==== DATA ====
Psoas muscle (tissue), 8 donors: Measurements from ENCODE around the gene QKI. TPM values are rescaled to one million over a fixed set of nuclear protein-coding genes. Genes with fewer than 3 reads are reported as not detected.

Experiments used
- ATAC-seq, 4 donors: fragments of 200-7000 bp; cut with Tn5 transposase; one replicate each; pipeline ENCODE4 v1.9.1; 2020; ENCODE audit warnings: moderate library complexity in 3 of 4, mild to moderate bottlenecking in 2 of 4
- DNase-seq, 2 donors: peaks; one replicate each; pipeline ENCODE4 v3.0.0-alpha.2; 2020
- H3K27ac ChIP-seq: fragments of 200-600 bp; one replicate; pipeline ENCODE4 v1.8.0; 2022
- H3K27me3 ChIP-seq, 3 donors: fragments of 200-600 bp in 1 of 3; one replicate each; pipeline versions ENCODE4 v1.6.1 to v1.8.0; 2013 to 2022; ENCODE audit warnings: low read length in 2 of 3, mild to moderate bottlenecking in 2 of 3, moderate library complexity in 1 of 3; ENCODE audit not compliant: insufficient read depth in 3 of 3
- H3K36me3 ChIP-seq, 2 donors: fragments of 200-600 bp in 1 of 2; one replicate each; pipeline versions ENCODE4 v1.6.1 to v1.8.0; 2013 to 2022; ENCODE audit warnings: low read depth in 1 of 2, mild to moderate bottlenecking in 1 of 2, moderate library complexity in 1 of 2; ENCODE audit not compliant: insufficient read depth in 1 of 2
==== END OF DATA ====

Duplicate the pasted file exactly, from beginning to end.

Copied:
Psoas muscle (tissue), 8 donors: Measurements from ENCODE around the gene QKI. TPM values are rescaled to one million over a fixed set of nuclear protein-coding genes. Genes with fewer than 3 reads are reported as not detected.

Experiments used
- ATAC-seq, 4 donors: fragments of 200-7000 bp; cut with Tn5 transposase; one replicate each; pipeline ENCODE4 v1.9.1; 2020; ENCODE audit warnings: moderate library complexity in 3 of 4, mild to moderate bottlenecking in 2 of 4
- DNase-seq, 2 donors: peaks; one replicate each; pipeline ENCODE4 v3.0.0-alpha.2; 2020
- H3K27ac ChIP-seq: fragments of 200-600 bp; one replicate; pipeline ENCODE4 v1.8.0; 2022
- H3K27me3 ChIP-seq, 3 donors: fragments of 200-600 bp in 1 of 3; one replicate each; pipeline versions ENCODE4 v1.6.1 to v1.8.0; 2013 to 2022; ENCODE audit warnings: low read length in 2 of 3, mild to moderate bottlenecking in 2 of 3, moderate library complexity in 1 of 3; ENCODE audit not compliant: insufficient read depth in 3 of 3
- H3K36me3 ChIP-seq, 2 donors: fragments of 200-600 bp in 1 of 2; one replicate each; pipeline versions ENCODE4 v1.6.1 to v1.8.0; 2013 to 2022; ENCODE audit warnings: low read depth in 1 of 2, mild to moderate bottlenecking in 1 of 2, moderate library complexity in 1 of 2; ENCODE audit not compliant: insufficient read depth in 1 of 2